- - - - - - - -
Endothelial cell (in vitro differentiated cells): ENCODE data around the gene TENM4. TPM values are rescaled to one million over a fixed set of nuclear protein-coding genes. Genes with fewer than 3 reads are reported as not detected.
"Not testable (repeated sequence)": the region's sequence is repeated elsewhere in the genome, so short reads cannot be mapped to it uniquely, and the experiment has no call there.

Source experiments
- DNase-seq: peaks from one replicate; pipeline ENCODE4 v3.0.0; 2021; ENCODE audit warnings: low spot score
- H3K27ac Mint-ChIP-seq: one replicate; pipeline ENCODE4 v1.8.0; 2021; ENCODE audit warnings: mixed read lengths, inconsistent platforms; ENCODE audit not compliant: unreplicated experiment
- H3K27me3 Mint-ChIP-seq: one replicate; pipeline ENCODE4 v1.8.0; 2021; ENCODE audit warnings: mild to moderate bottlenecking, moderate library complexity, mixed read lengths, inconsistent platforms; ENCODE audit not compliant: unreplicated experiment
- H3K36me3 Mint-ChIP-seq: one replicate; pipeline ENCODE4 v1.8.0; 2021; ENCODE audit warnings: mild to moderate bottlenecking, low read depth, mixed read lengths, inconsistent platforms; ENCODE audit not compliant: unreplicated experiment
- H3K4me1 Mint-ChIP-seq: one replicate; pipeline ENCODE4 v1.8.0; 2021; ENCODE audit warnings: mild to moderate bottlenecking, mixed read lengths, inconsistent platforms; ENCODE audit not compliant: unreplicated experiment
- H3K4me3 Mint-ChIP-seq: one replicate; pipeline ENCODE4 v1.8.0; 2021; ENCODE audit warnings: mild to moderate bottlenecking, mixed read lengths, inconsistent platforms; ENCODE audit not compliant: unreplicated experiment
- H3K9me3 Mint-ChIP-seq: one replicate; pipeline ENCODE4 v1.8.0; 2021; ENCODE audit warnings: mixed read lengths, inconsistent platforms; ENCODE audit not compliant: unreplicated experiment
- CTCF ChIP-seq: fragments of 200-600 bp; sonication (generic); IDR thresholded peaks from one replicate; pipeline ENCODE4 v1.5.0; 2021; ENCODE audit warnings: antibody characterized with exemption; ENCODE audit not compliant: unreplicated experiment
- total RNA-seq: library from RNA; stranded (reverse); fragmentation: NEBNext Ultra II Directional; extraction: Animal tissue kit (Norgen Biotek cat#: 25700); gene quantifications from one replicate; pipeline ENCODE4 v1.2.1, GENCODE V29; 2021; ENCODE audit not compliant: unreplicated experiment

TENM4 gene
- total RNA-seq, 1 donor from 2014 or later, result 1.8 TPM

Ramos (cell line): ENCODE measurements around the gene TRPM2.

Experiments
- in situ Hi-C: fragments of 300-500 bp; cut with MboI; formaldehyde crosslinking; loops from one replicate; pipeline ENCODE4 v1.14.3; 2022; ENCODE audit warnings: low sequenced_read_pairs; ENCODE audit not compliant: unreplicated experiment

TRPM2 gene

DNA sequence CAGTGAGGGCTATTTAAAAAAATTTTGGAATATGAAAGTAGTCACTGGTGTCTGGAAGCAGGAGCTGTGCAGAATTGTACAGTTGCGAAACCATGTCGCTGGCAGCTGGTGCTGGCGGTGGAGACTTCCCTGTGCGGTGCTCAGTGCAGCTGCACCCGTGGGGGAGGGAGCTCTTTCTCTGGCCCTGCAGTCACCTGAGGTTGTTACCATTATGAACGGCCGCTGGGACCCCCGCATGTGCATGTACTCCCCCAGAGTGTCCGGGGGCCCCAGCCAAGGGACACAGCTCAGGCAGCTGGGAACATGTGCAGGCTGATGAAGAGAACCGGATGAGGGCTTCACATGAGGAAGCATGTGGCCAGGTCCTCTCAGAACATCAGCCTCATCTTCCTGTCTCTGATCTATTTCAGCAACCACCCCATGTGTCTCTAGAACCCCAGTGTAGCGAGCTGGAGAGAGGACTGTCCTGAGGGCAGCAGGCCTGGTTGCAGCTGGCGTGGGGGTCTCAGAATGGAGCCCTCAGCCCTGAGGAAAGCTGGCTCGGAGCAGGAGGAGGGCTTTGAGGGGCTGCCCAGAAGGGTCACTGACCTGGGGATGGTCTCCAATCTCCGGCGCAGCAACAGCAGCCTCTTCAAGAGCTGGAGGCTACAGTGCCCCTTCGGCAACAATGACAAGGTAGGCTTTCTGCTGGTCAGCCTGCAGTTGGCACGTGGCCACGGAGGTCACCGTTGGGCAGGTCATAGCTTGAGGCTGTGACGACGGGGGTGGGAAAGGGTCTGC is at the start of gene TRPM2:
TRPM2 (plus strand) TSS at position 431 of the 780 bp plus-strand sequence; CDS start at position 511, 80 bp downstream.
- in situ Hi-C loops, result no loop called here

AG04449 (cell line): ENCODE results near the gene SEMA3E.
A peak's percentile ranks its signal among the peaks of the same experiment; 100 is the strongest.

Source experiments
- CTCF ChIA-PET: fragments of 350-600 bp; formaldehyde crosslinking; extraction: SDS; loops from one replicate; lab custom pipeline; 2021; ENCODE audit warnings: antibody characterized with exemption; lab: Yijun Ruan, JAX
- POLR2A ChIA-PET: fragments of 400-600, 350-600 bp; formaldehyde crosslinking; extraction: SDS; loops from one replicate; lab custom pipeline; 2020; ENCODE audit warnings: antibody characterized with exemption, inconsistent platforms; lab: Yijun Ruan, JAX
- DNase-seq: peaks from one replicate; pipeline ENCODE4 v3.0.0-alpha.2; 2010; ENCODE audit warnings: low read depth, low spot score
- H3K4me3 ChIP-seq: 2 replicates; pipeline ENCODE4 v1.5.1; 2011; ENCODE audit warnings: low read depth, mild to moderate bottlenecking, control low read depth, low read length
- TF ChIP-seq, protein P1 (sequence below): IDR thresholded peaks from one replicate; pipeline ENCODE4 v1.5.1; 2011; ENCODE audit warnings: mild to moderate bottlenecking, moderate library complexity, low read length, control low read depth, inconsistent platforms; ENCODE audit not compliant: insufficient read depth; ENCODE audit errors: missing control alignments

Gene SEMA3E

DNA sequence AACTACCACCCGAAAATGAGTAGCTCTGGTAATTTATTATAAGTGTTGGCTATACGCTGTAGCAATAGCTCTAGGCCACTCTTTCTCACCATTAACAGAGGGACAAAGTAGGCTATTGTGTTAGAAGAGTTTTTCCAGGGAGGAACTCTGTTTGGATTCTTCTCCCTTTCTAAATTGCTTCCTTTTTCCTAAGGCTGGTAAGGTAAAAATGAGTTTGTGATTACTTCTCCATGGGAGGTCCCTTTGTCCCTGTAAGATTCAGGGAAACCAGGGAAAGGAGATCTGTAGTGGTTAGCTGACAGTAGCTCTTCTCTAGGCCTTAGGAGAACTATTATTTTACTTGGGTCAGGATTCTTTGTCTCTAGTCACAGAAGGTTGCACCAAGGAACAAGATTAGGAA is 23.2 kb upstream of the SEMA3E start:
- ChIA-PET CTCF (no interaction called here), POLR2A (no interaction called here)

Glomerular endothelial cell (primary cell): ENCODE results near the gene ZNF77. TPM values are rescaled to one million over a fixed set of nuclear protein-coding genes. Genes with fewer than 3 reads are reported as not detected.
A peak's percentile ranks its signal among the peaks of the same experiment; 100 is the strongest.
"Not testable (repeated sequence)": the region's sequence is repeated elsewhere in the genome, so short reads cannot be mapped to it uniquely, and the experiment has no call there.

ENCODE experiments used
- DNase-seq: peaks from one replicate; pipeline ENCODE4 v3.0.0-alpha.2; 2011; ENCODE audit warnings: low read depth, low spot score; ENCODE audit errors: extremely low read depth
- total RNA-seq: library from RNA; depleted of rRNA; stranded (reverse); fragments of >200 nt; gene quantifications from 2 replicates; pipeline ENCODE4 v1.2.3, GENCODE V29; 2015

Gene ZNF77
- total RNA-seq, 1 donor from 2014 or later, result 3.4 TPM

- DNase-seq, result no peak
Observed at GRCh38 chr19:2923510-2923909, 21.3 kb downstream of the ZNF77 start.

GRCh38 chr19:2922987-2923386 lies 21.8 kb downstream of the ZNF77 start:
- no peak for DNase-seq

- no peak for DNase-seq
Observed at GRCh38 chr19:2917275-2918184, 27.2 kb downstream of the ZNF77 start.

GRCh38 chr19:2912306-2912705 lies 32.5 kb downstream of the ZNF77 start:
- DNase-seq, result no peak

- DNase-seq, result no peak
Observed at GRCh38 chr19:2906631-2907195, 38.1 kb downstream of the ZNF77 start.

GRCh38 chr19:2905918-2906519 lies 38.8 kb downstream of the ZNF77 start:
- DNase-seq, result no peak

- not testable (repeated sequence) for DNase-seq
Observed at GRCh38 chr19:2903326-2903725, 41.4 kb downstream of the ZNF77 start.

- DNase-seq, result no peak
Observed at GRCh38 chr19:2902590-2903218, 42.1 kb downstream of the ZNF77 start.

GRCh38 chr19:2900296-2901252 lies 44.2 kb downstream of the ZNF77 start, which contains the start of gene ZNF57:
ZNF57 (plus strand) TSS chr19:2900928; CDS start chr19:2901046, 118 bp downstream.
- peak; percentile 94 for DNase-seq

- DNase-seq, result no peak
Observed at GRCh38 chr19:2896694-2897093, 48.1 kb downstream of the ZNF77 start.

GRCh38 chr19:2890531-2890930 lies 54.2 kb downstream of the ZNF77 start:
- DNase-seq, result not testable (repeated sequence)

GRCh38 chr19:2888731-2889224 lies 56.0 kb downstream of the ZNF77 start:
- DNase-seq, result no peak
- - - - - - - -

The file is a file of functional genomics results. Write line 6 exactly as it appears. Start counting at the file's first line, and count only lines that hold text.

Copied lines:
- H3K27me3 Mint-ChIP-seq: one replicate; pipeline ENCODE4 v1.8.0; 2021; ENCODE audit warnings: mild to moderate bottlenecking, moderate library complexity, mixed read lengths, inconsistent platforms; ENCODE audit not compliant: unreplicated experiment